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July 10, 2012

LANGLADE COUNTY - Hollywood couldn't have scripted it better: a rare songbird bird alights amidst private landowners on a field trip to see the benefits of managing for young forest to provide habitat for rare and declining bird species. The songbird is captured, fitted with a leg band and released by one of the landowners.

"Talk about impeccable timing!" says Jeremy Holtz, a Department of Natural Resources wildlife biologist based in Rhinelander. "One-third of my job is trying to recruit private landowners to manage for young forest to provide nesting habitat for rare and declining species, and here one of the stars shows up on cue."

Holtz pulled out his camera and started taking video of the scene that followed at Ackley Wildlife Area on June 23. Amber Roth, a researcher from Michigan Technological University who was helping conduct the field trip, banded the bird and talked to the group about its habits and habitat, and gave the bird to one of the field trip participants released it.

The golden-winged warbler is a very rare bird nationally and Wisconsin is a nursery for this species, Holtz says.

Over the last few years, biologists in the Upper Midwest region have documented a decline in golden-winged warblers and many other bird species that rely on what Holtz calls, "young forest." Young forest is another term for early successional forest, which is comprised of fast growing, sun loving tree species like aspen, tag alder, paper birch, and jack pine, he says.

Golden-winged warblers need aspen and other early successional species to nest in; research has shown that 1- to 10-year-old aspen stands harbor a higher abundance of golden-winged warblers than other early habitats in north-central Wisconsin, and are also home to ruffed grouse, Holtz says.

Historically, the golden-winged warbler had a broad distribution across Wisconsin. Extensive clear-cutting during the 19th century created ample suitable young forest habitat but the bird's breeding range has contracted northward and it is now largely extirpated from most historical breeding areas in southern Wisconsin. Loss of shrubby habitat to succession and development may play a role in this range shift, along with global climate change and genetic mixing with the northward-expanding blue-winged warbler, Holtz says.

To reverse the decline in bird numbers, several state and federal conservation agencies have joined to form the Upper Great Lakes Young Forest Initiative. In addition, several non-government organizations like the Ruffed Grouse Society, Wildlife Management Institute, the National Fish and Wildlife Foundation, and the American Bird Conservancy have joined in to help spread the word about the decline of young forest in Wisconsin and across the Midwest.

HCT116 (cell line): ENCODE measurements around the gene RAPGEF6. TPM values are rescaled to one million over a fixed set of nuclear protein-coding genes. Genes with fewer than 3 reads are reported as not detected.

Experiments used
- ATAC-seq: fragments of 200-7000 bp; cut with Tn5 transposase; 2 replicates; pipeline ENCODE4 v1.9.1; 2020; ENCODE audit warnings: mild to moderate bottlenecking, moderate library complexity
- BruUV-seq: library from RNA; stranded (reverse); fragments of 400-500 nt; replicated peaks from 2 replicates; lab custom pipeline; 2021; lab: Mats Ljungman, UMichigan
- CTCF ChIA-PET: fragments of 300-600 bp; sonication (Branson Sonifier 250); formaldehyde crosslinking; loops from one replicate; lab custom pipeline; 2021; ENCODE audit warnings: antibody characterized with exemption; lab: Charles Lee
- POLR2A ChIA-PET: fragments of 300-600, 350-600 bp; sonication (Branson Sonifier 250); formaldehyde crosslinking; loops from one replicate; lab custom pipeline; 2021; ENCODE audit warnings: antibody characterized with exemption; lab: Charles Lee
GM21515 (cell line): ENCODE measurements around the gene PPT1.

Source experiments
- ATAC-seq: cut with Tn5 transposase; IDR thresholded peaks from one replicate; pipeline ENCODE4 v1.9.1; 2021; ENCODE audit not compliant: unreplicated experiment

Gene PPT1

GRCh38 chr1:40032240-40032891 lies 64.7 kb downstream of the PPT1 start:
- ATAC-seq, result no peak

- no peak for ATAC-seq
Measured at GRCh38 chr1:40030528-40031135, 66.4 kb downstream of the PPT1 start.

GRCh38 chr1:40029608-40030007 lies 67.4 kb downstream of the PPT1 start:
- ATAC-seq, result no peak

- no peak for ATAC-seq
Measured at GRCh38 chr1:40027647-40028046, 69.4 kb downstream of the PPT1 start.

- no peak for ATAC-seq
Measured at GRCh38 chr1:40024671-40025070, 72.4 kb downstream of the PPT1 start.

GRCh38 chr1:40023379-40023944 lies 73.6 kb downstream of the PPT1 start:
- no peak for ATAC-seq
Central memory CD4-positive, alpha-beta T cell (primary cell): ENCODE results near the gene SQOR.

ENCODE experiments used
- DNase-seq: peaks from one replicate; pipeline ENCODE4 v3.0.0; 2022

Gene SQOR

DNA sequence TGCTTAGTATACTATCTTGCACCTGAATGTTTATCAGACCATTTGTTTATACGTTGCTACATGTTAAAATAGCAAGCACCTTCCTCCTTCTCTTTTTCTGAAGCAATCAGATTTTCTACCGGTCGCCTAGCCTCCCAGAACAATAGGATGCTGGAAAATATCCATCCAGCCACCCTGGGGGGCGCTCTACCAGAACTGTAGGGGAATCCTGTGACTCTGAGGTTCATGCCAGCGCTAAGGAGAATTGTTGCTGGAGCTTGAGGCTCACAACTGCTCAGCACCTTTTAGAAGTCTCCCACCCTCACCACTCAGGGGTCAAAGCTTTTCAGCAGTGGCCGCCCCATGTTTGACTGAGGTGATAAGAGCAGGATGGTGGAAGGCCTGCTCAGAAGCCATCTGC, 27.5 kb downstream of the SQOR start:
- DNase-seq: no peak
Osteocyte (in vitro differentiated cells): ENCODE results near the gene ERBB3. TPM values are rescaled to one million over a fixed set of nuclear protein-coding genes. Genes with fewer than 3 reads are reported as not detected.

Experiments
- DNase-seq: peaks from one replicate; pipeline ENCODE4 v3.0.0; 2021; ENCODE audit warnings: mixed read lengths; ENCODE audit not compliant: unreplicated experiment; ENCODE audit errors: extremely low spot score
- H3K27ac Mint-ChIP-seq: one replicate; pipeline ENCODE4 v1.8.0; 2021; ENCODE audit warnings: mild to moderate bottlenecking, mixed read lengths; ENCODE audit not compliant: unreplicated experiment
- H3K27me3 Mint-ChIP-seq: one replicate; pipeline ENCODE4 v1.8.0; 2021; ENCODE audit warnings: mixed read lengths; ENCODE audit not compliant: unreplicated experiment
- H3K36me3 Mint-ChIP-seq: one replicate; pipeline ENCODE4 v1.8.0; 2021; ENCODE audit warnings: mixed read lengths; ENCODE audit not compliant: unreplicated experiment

Wisconsin's first pilot project under that umbrella effort is known as the North Central Wisconsin Young Forest Initiative. It's focused on reaching out to landowners in Oneida, Lincoln, Langlade, Price, Taylor, and Rusk counties to help raise awareness of the need for young forest and to get landowners to manage for such habitat on their land.

"Our goal is to increase the number of young forest wildlife species, including woodcock, golden-winged warblers, brown thrashers, whip-poor-wills, and many others by increasing the amount of managed young forest habitat in these counties," Holtz says.

Golden-winged warbler
Golden-winged warbler.

The field trip where the golden-winged warbler made its appearance was the inaugural workshop of a series that DNR has received funding for from The Ruffed Grouse Society, Wildlife Management Institute, the National Fish and Wildlife Foundation, and the American Bird Conservancy. These groups have provided funds for Holtz to set up and run educational workshops for landowners interested in learning more about young forest management.

Holtz also works with cooperating partners and agencies to help find funding sources for landowners to do young forest management work at a reduced cost.

Landowners who are interested in learning more about young forest and how to manage for such habitat can contact Holtz at 715-365-8999 or

FOR MORE INFORMATION CONTACT: Jeremy Holtz - 715-365-8999

Last Revised: Tuesday, July 10, 2012

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